In 1874, the Tamaqua Shoe Factory was located at the intersection of Broad and Center (Route 309) Streets. After enjoying a brisk business in 1875, the factory relocated several blocks east, on Lansford Road (later renamed Hazle Street), where a large, three-story brick building was constructed at a cost of $12,000. Two years later, however, business idled and the factory remained vacant for eleven years until Henry A. Weldy, a prosperous powder mill owner, reopened it as the Tamaqua Boot and Shoe Manufacturing Company in 1888, employing 45 workers. His son, Clarence S. Weldy, managed the company which, in 1893, produced goods valued at $50,000, the equivalent of $1,178,703 today.

The building later housed the Eureka Signal Factory serving the trolley and railroad industries. In July 1914, Solomon Billman and Clayton Stegmaier took over part of the building for use as a dairy. Their business expanded and the partners eventually occupied the entire structure, to which concrete additions were constructed at the rear and side. Today, the complex is a series of three rectangular buildings that form a J shape. The original factory building is a two-story, red brick masonry building. The ten-bay long by two-bay deep building with a mortared stone foundation fronts Hazle Street. The interior has a mixture of structural systems with a concrete floor and beam system on the first floor, and wooden post and beam on the second floor. Building two, constructed between 1923 and 1946, behind the front building, is a two-story, five-bay long by one-bay deep rectangular concrete block building with painted metal panels and concrete beams. Building three, also built during the same period, connects buildings one and two. This concrete structure is two-story, single-bay wide, and sided with wood.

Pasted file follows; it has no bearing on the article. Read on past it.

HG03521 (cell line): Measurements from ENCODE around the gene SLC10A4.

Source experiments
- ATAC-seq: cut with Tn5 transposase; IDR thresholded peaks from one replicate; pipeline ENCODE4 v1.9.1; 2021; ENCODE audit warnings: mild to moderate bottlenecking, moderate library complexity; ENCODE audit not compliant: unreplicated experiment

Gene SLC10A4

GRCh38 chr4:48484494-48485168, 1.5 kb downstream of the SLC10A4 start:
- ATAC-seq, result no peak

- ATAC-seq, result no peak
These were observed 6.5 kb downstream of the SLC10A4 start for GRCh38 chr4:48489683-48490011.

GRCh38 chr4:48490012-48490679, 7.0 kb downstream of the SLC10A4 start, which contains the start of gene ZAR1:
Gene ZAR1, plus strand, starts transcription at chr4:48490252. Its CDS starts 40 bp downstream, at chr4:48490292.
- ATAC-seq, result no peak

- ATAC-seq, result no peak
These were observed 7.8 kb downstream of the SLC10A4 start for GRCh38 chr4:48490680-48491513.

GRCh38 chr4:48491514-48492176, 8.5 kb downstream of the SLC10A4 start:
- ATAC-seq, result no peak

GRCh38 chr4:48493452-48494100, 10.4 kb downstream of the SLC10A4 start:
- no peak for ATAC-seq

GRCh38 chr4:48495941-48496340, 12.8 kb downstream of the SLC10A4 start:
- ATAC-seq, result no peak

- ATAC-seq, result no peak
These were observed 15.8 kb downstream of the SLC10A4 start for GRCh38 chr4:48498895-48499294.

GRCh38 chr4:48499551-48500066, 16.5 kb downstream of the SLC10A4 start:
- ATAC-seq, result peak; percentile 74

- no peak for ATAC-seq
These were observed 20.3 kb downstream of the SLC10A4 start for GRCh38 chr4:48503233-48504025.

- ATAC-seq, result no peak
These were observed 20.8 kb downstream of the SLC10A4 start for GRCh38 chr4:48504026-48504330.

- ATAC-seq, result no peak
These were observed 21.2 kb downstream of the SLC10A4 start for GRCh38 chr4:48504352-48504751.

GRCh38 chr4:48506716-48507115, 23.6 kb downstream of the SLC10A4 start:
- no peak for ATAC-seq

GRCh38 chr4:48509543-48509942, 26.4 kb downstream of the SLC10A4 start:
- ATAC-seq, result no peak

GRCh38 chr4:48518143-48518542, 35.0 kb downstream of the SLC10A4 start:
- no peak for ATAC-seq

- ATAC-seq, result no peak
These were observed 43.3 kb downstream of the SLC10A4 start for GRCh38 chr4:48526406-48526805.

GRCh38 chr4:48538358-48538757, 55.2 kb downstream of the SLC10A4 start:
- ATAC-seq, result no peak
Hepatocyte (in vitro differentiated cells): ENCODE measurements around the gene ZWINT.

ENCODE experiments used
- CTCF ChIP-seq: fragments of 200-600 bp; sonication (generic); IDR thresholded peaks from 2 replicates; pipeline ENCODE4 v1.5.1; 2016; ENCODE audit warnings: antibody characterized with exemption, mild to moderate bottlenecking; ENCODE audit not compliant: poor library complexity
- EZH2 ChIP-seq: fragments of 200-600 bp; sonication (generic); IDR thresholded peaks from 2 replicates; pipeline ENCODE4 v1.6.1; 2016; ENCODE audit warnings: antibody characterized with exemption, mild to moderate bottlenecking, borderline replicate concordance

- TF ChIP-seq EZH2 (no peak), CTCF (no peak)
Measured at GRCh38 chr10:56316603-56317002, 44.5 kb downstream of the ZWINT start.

The three buildings, totaling 18,415 square feet, were rehabilitated using the federal Rehabilitation Investment Tax Credit (RITC) program, administered for the Commonwealth by the Pennsylvania Historical and Museum Commission’s Bureau for Historic Preservation, and the Low Income Tax Credit (LITC) program to provide fourteen affordably priced housing units. The complex is attractive because of its “visitability”: all first floors are handicap accessible. The rehabilitation involved reintroducing the building’s historic fenestration by reopening windows based on a historic photograph. Workers stripped paint and repointed brick masonry. Aluminum was removed from the fascia and the existing trim repainted. Asbestos and brick siding were removed on building two and replaced with new vertical siding. On building three, the awnings, shed, and paint were removed, and the concrete repaired and repainted. Ralph J. Melone, AIA, served as architect for the project and Graysha Harris, a housing development specialist, assisted with securing funding.